One Foot In Afterwards

It’s not often that I resent the fact that I have to work for a living, in fact the opposite is true. I enjoy my job a lot, and I love the company that I work for, but honestly, after having a lovely long run of ten days off, the very last thing I wanted to do last night was set my alarm for stupid o’clock, and haul my sorry ass back to work. I mean come on, surely it’s my turn to win the lottery or something?

If I didn’t have to work, I could spend my days doing all those things that I never have time to think about when I’m caught up in the daily grind. I’ve never not worked, and I realise that makes me more fortunate than some, but it’s been awesome this week just pottering around at home. And I’ll tell you what else, it’s been much easier to stick to my food plan, because there hasn’t been anywhere near the same amount of temptations that I’m used to fielding on a daily basis.

I can pretty much guarantee that in our office of ten people, one of us will be eating or chewing or grazing on something at any given point in time. And I can also guarantee that as soon as I hear the crinkle of a wrapper, my ears are all over it. I want in.

I can’t help wondering how long it will be before I get to the point where resisting temptation doesn’t come with a hefty dollop of resentment. Will it ever? I’ve become fairly well-rehearsed in the art of saying no and holding the line with the Asshole voice, but I’m still one hundred percent in that place where I want to mutter under my breath and kick whichever lucky bastard is eating the thing I can’t have as soon as the words leave my lips.

Resisting temptation makes me feel good afterwards, especially at bedtime if I’m reflecting on a day that hasn’t turned out to be a smart-points car crash. It’s the same when I go to the Kingdom of Pain, you know? I feel better afterwards, even though the hour of torture itself is still something I have to work hard at not resenting. The people make it fun, but for the record I fucking hate kettle bells until the end of time.

I reckon it’s more of a challenge to live in the moment when you’re trying to lose weight, because all the good stuff seems to happen after the event. Make the right choice, and then feel good about it afterwards. Do you think this is what normal people do, like all the time? Maybe I’ve lived my life so far with an upside-down approach…as far back as I can remember, gratification in the moment and regret and self recrimination afterwards is all I’ve ever known.

It’s taken me a while to learn how to appreciate the afterwards. The penny didn’t drop straight away, about cause and effect. I’m slowly turning the ship, but I’m still wrestling with the wheel and I think I probably will be for a good while yet. Maybe I always will. Maybe I’m just wired in a way that means feeling pissed off in the moment because I can’t eat what I really want to eat will always happen?

I hope not. I hope I’ll get to that place where resisting temptation is as natural as breathing. I live in hope 🙂

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6 thoughts on “One Foot In Afterwards

  1. tl:dr No 😀

    Now my full answer…

    No, it won’t be forever–though shades of resentment could linger well into maintenance, but go away eventually. I’ll tell you why.

    “Normal weight” people don’t have to resist/suffer so much because they’re not focused on food. Hard to believe but true: unless they’re hungry, they don’t notice. It’s your focus–mental attention to “treats” that’s causing the suffering.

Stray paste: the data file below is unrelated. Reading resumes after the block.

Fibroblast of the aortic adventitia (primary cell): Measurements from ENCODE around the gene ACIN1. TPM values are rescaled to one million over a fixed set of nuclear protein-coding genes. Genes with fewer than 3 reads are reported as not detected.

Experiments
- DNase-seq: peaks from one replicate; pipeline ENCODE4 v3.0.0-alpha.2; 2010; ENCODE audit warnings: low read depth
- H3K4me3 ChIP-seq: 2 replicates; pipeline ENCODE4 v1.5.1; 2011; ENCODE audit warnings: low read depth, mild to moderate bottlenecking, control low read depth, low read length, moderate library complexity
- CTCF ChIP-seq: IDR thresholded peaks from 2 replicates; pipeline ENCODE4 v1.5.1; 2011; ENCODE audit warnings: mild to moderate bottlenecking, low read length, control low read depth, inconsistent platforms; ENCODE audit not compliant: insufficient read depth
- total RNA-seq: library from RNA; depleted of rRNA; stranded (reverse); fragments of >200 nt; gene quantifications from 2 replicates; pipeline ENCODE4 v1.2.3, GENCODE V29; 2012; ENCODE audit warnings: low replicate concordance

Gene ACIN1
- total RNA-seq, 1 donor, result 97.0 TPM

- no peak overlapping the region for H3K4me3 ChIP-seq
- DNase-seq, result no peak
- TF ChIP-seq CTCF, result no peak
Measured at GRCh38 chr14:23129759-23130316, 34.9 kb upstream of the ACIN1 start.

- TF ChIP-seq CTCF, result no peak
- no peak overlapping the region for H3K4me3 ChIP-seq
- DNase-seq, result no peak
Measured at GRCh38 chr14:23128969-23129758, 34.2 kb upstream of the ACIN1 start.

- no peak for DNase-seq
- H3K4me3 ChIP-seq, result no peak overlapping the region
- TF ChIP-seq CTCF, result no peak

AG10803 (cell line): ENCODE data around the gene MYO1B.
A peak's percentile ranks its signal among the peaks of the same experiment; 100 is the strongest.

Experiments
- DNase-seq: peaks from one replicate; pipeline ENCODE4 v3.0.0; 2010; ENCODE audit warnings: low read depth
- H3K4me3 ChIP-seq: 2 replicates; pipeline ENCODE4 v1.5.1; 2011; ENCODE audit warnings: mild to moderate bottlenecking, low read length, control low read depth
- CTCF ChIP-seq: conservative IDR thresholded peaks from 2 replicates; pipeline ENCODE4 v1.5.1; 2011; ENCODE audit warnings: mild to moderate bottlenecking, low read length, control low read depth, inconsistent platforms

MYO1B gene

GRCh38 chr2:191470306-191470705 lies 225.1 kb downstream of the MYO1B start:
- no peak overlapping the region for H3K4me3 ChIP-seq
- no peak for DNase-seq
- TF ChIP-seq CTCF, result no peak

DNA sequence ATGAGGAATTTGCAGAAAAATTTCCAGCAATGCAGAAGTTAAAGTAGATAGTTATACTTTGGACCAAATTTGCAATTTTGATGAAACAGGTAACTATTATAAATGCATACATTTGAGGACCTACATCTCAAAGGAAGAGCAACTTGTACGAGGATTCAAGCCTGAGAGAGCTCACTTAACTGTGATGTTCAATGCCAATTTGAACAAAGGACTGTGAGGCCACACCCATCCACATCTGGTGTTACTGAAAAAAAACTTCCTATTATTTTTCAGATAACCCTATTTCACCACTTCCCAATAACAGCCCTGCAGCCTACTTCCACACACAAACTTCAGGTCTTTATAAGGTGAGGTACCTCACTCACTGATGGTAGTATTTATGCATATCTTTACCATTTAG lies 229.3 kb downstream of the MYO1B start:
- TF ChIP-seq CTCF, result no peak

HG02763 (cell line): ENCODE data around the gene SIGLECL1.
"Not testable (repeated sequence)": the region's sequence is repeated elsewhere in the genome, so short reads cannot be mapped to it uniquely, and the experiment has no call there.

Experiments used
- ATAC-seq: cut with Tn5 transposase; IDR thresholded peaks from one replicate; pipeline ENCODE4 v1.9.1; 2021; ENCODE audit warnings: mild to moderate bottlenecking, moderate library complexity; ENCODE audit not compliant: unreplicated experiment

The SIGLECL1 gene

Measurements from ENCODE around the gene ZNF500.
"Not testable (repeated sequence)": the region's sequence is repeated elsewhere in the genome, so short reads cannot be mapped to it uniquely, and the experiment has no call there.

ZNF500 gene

Imagine if you didn’t hear the crinkle, smell the chocolate, etc or it didn’t command your attention. How hard is it to resist now? That’s how they feel (again, unless hungry.) Kind of like when I hear birdsong out my window, I think “bird” and go back to whatever I’m doing. A birdwatcher might drop everything, get binoculars, record the species on their life list, alert the local our-feather-friends society, and so on. I’m not a birdwatcher so I hear it for a second and ignore it.

    The suffer/resist cycle will end because of what you’re doing now: teaching your brain that this focus is useless. The brain will eventually repurpose those neurons once the chains have led to futility often enough–it takes time.

    This is a hugely important step, however, to ultimate success because it makes mental room for new focuses–like falling in love, or discovering a save-the-world-one-ocean-at-a-time passion, or fostering abandoned spaniels… all kinds of things. The crinkly stuff was taking up a lot of mental real estate in your head–best friend, lover, passion because you focused on it.

    Now that you’ve broken up, new things/people will emerge to fill those roles. Wait and see if I’m right… (I am, I know this one. :))

    Love the post, so PROUD of you, Dee! xoM

    1. Oh Margaret you’ve just switched on another light bulb in my head…your bird watching analogy is genius. Simple, I get it. I so appreciate the time you take to share your insight, and it helps, massively. I’m so lucky to have all you lot in my corner, you make all the difference in the world ?

  2. It gets easier. There are some foods other people eat that i have no trouble being glad are off my list now. Every once in a while, though, there are a few i wish i didn’t have to avoid. Overall, though, it gets easier.

  3. I actually find it a lot harder to resist temptation when I’m home all day, especially if I’m alone and a bit bored or lonely. When I’m at TAFE (school) I’m busy and have people to talk to so I can even resist the vending machines (usually).

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